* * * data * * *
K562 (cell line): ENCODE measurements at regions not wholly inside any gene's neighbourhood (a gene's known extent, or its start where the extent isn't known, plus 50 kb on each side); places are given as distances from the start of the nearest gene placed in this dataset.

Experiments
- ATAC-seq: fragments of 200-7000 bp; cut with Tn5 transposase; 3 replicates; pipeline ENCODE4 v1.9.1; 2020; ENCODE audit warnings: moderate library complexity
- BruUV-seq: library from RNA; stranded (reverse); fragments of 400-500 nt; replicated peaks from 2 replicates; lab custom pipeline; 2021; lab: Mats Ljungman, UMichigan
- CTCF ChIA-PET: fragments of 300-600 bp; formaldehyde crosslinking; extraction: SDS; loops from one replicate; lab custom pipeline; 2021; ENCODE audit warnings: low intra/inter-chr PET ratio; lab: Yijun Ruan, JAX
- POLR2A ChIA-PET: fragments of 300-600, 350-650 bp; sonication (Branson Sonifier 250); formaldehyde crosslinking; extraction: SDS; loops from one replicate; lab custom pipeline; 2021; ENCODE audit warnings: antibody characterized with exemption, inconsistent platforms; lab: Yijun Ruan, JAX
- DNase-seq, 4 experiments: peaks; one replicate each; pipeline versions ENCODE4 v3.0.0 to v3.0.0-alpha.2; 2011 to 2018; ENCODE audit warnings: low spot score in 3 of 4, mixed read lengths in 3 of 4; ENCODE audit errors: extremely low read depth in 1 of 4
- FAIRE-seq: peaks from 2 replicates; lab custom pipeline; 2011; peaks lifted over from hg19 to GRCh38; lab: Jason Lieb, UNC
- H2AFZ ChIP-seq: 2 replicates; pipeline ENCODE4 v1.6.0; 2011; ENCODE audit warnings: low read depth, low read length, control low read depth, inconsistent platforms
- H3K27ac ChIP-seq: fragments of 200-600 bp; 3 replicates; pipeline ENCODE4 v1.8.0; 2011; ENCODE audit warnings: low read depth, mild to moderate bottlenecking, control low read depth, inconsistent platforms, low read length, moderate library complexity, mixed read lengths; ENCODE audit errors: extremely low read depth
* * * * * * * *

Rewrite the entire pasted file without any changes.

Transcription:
K562 (cell line): ENCODE measurements at regions not wholly inside any gene's neighbourhood (a gene's known extent, or its start where the extent isn't known, plus 50 kb on each side); places are given as distances from the start of the nearest gene placed in this dataset.

Experiments
- ATAC-seq: fragments of 200-7000 bp; cut with Tn5 transposase; 3 replicates; pipeline ENCODE4 v1.9.1; 2020; ENCODE audit warnings: moderate library complexity
- BruUV-seq: library from RNA; stranded (reverse); fragments of 400-500 nt; replicated peaks from 2 replicates; lab custom pipeline; 2021; lab: Mats Ljungman, UMichigan
- CTCF ChIA-PET: fragments of 300-600 bp; formaldehyde crosslinking; extraction: SDS; loops from one replicate; lab custom pipeline; 2021; ENCODE audit warnings: low intra/inter-chr PET ratio; lab: Yijun Ruan, JAX
- POLR2A ChIA-PET: fragments of 300-600, 350-650 bp; sonication (Branson Sonifier 250); formaldehyde crosslinking; extraction: SDS; loops from one replicate; lab custom pipeline; 2021; ENCODE audit warnings: antibody characterized with exemption, inconsistent platforms; lab: Yijun Ruan, JAX
- DNase-seq, 4 experiments: peaks; one replicate each; pipeline versions ENCODE4 v3.0.0 to v3.0.0-alpha.2; 2011 to 2018; ENCODE audit warnings: low spot score in 3 of 4, mixed read lengths in 3 of 4; ENCODE audit errors: extremely low read depth in 1 of 4
- FAIRE-seq: peaks from 2 replicates; lab custom pipeline; 2011; peaks lifted over from hg19 to GRCh38; lab: Jason Lieb, UNC
- H2AFZ ChIP-seq: 2 replicates; pipeline ENCODE4 v1.6.0; 2011; ENCODE audit warnings: low read depth, low read length, control low read depth, inconsistent platforms
- H3K27ac ChIP-seq: fragments of 200-600 bp; 3 replicates; pipeline ENCODE4 v1.8.0; 2011; ENCODE audit warnings: low read depth, mild to moderate bottlenecking, control low read depth, inconsistent platforms, low read length, moderate library complexity, mixed read lengths; ENCODE audit errors: extremely low read depth